So (oun) - always pause to ponder this term of conclusion, for this discipline will engage your mind (active reading in contrast to far less productive passive reading - See Mortimer Adler's great book - How to Read a Book - Pdf online) and slows you down allowing your Teacher, the Spirit, more time to speak to you (See related discussion of The Bible and Illumination)

Sychar - Located about 30 miles north of Jerusalem, approximately half-way between Jerusalem and Nazareth, at the base of Mt Gerizim, which the Samaritans claimed was the true center of worship of Jehovah. Jacob’s well was about a half mile outside the village. Sychar is "mentioned only once, in connection with the visit of Jesus to Jacob's Well." (ISBE article and location on map). The location appears to be near the ancient town of Shechem in the vicinity of Mount Ebal and Mount Gerizim, two mountains famous in Israel's history as the place where Joshua read ALL the words of Moses to the people (Joshua 8:33-35) in preparation for possessing the promised land. The principle still holds - the "law" while not able to save us, is ever able to instruct us in the way of righteousness, and obedience (enabled by the Spirit, not our fallen flesh - to attempt to obey by the latter mode is to fall into the sticky wicket of legalism!) is the way to "possess our promised possessions." (cp The Word, our life in Deut 32:47, see context Dt 32:45-46, see also how Caleb possessed his possessions! Nu 14:24). May God grant all of us a "Caleb-like" mindset that we too enabled by His Spirit, might follow the Lord fully, so that He might bring us into the fullness of our possessions of every spiritual blessing in the heavenly places in Christ (Eph 1:3). Amen

Parcel of ground Jacob gave to his son Joseph - Beale and Carson note that this "reference reflects the customary inference from Ge 48:21-22 and Josh. 24:32 that Jacob gave his son Joseph the land at Shechem that he had bought from the sons of Hamor (Ge 33:18–19) and which later served as Joseph’s burial place (cf. Ex. 13:19; Josh. 24:32) (Commentary on the New Testament use of the Old Testament)

Ge 33:19 He bought the piece of land where he had pitched his tent from the hand of the sons of Hamor, Shechem’s father, for one hundred pieces of money.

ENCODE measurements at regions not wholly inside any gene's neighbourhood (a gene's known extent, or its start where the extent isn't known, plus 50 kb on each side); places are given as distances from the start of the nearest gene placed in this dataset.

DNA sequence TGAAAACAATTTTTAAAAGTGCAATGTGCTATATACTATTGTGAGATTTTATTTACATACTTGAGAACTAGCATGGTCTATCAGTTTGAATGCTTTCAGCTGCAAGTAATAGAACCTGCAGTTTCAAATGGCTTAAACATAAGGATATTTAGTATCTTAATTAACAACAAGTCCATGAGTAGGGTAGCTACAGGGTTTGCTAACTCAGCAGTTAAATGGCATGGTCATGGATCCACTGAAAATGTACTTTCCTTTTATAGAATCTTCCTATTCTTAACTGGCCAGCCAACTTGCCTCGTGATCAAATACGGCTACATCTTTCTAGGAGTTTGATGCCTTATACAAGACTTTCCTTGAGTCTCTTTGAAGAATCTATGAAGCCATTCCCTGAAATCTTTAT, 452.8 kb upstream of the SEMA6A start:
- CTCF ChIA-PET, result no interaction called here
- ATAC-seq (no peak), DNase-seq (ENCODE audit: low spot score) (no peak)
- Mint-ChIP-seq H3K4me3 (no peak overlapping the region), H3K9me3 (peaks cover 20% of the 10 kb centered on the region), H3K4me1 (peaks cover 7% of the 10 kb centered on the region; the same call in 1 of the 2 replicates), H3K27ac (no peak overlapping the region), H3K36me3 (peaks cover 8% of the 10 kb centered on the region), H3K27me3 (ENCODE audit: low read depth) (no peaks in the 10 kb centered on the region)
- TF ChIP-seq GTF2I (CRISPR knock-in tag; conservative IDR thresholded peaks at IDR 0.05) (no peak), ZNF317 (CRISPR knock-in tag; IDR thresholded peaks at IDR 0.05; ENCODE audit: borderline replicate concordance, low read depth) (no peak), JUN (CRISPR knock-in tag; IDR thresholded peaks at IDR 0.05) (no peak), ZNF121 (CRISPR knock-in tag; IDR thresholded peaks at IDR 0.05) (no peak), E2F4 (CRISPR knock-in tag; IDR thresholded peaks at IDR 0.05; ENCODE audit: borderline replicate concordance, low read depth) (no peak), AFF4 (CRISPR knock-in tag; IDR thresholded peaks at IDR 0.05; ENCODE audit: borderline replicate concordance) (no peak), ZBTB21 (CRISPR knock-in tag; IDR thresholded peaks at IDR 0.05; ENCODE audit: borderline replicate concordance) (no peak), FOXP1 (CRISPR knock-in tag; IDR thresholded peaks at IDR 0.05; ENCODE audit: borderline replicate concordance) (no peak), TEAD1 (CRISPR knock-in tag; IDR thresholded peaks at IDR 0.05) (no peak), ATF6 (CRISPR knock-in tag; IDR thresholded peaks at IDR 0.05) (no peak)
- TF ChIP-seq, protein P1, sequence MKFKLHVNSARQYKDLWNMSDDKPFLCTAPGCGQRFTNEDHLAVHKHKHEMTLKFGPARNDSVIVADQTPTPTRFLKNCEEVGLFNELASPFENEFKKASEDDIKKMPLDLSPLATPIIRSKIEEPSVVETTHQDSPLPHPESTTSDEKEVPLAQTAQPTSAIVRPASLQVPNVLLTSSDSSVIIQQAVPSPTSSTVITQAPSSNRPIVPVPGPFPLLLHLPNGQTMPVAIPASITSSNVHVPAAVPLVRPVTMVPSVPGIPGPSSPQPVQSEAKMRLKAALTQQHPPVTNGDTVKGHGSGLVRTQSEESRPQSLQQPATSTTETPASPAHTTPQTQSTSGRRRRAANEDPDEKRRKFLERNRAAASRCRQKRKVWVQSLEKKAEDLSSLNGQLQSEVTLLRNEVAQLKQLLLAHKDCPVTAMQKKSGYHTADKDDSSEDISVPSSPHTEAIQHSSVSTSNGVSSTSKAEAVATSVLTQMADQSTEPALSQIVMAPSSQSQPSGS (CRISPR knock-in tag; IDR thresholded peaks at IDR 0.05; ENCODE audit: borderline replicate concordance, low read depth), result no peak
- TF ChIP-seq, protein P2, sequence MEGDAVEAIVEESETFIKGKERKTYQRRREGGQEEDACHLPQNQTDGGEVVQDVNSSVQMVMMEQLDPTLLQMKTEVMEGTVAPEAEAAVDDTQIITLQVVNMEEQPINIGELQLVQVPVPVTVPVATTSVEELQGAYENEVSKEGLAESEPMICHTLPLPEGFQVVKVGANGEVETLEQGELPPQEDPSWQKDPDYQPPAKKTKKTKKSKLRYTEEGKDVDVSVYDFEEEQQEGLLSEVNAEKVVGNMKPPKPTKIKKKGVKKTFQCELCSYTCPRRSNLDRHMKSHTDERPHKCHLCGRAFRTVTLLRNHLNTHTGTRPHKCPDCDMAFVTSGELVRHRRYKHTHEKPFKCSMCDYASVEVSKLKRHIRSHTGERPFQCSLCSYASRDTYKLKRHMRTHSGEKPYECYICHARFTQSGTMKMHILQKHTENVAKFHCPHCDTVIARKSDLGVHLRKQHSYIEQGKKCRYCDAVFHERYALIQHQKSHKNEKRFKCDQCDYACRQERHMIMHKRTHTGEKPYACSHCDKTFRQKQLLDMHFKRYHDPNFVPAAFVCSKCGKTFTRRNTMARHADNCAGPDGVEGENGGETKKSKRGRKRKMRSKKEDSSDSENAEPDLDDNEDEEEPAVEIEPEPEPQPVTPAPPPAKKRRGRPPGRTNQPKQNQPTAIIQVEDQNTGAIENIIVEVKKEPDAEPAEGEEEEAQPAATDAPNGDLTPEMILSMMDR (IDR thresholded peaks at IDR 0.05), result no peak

Ge 48:21 Then Israel said to Joseph, “Behold, I am about to die, but God will be with you, and bring you back to the land of your fathers. 22 “I give you one portion more than your brothers, which I took from the hand of the Amorite with my sword and my bow.”

Joshua 24:32 They buried the bones of Joseph, which the children of Israel brought up out of Egypt, in Shechem, in the parcel of ground which Jacob bought of the sons of Hamor the father of Shechem for a hundred pieces of money. They became the inheritance of the children of Joseph.

John 4:6 and Jacob's well was there. So Jesus, being wearied from His journey, was sitting thus by the well. It was about the sixth hour: en (IAI) de ekei pege tou Iakob. o oun Iesous kekopiakos (RAP) ek tes hodoiporias ekathezeto (IMI) houtos epi te pege; hora en (IAI) os ekte.:

  • being - Matthew 4:2; 8:24; Hebrews 2:17; 4:15
  • sat - Luke 2:7; 9:58; 2 Corinthians 8:9
  • sixth- 11:9; Matthew 27:45).

And Jacob's well was there - Where is there? See discussion on preceding passage regarding this geographical area.

Related Resources - Pictures and drawings of this well; Jacob's Well - Wikipedia; Jacobs Well (1); Jacobs Well (2)

Jacob's Well - Jacob's well, at the eastern entrance of the charming valley of Shechem, is still in existence (Ed: This dictionary was published circa 1859), though now little used and often nearly dry. It is covered by a vaulted roof, with a narrow entrance closed by a heavy rock. Around it is a platform, and the remains of a church built over the spot by the empress Gelena. Close at hand is mount Gerizim, which the woman of Sychar no doubt glanced at as she said, "Our fathers worshipped in this mountain." On the west is the broad and fertile plain of Mukna, where the fields were "white already to the harvest." The woman intimated that the well was "deep," and had no steps. Actual measurement shows it to be seventy five feet deep, and about nine feet in diameter. Dr. Wilson, in 1842, sent down with ropes a Jew named Jacob, to explore the well and recover a Bible dropped into it by Rev. Mr. Bonar three years before. This was found, almost destroyed by lying in water. As the traveler stands by this venerated well and thinks of the long series of men of a hundred nations and generations who have drunk of its waters, thirsted again, and died, he is most forcibly affected by the truth of Christ's words to the Samaritan woman, and made to feel his own perishing need of the water "springing up into everlasting life," John 4:1-54 . (Wells and Springs - American Tract Society Bible Dictionary)